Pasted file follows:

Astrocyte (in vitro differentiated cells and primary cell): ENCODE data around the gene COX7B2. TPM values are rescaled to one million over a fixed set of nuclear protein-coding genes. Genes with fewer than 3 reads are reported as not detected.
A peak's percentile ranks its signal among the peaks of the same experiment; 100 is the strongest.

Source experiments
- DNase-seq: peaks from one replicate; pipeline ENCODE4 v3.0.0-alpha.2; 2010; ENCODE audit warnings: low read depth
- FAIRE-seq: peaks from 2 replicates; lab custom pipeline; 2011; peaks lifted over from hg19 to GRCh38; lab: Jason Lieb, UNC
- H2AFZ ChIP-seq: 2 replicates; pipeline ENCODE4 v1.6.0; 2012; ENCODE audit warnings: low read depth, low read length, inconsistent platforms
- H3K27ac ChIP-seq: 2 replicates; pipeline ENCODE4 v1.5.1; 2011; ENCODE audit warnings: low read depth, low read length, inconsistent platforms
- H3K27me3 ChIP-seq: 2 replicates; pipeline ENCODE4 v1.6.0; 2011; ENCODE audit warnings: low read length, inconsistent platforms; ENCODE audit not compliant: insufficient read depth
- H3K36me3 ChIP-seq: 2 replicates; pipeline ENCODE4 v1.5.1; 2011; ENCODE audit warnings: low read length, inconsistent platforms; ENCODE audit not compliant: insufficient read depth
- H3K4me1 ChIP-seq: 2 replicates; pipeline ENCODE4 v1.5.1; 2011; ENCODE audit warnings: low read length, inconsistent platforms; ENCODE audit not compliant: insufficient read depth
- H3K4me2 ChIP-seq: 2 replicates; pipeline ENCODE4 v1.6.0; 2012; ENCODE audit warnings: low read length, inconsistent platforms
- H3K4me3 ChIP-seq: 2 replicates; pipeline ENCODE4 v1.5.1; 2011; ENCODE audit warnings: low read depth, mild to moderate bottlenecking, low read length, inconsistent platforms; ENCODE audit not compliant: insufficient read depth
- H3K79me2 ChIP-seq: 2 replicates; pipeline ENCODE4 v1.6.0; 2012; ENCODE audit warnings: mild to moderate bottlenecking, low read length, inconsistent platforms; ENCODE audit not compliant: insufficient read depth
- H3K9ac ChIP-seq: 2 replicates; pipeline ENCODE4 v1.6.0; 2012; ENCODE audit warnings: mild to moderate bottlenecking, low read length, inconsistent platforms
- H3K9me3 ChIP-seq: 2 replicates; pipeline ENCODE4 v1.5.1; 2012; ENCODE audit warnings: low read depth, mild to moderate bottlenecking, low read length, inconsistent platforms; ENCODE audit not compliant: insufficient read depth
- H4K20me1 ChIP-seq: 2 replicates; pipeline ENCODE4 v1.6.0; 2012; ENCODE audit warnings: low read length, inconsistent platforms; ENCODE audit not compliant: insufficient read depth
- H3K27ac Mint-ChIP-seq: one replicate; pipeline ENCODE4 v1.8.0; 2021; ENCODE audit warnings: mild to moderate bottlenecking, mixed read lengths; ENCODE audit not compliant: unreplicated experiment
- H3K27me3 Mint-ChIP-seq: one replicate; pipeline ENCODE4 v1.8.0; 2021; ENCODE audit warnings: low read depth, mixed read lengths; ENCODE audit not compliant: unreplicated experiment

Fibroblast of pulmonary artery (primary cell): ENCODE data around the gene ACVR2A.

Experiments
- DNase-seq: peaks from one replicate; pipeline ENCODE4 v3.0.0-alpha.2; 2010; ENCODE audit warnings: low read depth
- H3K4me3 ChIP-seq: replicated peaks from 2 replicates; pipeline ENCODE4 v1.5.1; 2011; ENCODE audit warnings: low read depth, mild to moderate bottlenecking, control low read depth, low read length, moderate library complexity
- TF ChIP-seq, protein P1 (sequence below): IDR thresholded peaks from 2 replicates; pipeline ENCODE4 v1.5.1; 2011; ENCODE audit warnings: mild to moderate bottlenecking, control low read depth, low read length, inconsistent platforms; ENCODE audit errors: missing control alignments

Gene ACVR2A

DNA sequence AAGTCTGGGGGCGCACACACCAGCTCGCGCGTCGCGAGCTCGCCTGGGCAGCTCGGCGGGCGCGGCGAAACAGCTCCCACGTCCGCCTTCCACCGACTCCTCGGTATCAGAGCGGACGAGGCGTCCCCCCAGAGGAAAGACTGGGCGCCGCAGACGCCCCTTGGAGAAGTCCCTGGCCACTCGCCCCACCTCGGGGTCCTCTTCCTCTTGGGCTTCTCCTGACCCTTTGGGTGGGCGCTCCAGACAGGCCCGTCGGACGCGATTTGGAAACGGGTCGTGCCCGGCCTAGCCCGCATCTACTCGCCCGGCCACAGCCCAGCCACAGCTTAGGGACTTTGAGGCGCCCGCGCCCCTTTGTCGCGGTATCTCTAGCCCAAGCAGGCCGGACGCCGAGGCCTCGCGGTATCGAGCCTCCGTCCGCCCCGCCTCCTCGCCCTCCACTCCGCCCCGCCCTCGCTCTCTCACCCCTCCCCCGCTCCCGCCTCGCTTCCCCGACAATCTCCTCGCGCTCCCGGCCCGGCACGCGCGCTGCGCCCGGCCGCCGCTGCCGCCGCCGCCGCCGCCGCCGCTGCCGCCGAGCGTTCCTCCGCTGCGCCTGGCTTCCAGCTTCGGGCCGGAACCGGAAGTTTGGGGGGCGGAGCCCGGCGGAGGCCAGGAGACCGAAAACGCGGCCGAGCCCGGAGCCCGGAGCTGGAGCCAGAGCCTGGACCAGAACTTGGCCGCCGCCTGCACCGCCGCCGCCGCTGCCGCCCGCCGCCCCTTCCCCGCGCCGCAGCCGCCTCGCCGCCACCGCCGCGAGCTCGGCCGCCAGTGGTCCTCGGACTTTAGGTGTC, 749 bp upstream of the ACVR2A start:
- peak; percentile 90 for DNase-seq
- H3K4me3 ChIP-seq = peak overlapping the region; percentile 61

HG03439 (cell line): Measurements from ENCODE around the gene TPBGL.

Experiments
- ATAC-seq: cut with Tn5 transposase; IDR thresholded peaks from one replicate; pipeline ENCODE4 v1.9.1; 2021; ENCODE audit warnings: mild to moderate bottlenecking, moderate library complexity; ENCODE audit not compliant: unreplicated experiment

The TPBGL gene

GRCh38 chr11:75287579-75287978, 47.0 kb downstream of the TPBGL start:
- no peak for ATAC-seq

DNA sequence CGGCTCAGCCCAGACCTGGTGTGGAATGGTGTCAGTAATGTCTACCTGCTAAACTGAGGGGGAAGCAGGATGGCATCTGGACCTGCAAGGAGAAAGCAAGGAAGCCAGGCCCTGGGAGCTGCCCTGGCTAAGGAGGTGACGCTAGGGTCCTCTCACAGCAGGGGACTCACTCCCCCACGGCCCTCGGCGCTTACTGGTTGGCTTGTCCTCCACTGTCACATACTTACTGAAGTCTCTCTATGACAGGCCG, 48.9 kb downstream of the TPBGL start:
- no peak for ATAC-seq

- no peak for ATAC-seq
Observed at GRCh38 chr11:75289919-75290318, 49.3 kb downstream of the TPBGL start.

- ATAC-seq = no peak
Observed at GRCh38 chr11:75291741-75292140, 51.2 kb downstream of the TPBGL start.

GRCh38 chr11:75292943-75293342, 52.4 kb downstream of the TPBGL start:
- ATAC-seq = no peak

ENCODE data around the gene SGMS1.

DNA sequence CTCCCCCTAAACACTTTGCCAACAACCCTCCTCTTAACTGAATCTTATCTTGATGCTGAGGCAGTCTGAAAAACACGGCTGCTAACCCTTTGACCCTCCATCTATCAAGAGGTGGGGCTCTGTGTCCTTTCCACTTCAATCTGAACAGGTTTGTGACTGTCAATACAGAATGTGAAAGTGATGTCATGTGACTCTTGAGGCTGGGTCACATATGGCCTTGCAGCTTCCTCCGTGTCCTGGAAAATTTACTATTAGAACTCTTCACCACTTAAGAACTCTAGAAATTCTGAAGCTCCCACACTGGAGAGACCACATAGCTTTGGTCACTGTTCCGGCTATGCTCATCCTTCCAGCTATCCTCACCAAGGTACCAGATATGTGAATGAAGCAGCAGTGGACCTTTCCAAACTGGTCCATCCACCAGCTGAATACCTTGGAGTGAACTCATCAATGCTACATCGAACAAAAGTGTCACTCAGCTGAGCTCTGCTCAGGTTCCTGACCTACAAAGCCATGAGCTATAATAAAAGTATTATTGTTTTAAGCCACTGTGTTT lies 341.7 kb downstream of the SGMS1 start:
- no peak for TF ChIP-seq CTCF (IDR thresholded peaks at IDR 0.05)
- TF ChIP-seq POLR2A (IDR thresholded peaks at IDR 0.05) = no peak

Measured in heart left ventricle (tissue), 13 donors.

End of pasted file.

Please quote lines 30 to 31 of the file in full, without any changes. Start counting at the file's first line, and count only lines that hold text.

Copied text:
- ATAC-seq: cut with Tn5 transposase; IDR thresholded peaks from one replicate; pipeline ENCODE4 v1.9.1; 2021; ENCODE audit warnings: mild to moderate bottlenecking, moderate library complexity; ENCODE audit not compliant: unreplicated experiment

The TPBGL gene